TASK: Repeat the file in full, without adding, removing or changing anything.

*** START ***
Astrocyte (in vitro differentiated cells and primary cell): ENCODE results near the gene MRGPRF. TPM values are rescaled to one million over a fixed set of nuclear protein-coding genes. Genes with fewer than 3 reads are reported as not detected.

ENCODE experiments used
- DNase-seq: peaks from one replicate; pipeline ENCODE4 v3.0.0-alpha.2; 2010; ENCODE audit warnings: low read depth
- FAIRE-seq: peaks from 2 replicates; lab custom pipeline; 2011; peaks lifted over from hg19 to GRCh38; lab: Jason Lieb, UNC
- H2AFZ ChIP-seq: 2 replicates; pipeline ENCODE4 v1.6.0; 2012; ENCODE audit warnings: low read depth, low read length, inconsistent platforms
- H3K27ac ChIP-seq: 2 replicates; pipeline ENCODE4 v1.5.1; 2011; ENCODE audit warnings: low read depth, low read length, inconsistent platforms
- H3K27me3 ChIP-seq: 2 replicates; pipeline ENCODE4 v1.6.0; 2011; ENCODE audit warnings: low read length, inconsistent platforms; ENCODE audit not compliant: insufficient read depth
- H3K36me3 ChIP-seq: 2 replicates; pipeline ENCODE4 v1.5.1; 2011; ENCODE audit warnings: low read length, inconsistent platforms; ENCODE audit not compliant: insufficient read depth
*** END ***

Astrocyte (in vitro differentiated cells and primary cell): ENCODE results near the gene MRGPRF. TPM values are rescaled to one million over a fixed set of nuclear protein-coding genes. Genes with fewer than 3 reads are reported as not detected.

ENCODE experiments used
- DNase-seq: peaks from one replicate; pipeline ENCODE4 v3.0.0-alpha.2; 2010; ENCODE audit warnings: low read depth
- FAIRE-seq: peaks from 2 replicates; lab custom pipeline; 2011; peaks lifted over from hg19 to GRCh38; lab: Jason Lieb, UNC
- H2AFZ ChIP-seq: 2 replicates; pipeline ENCODE4 v1.6.0; 2012; ENCODE audit warnings: low read depth, low read length, inconsistent platforms
- H3K27ac ChIP-seq: 2 replicates; pipeline ENCODE4 v1.5.1; 2011; ENCODE audit warnings: low read depth, low read length, inconsistent platforms
- H3K27me3 ChIP-seq: 2 replicates; pipeline ENCODE4 v1.6.0; 2011; ENCODE audit warnings: low read length, inconsistent platforms; ENCODE audit not compliant: insufficient read depth
- H3K36me3 ChIP-seq: 2 replicates; pipeline ENCODE4 v1.5.1; 2011; ENCODE audit warnings: low read length, inconsistent platforms; ENCODE audit not compliant: insufficient read depth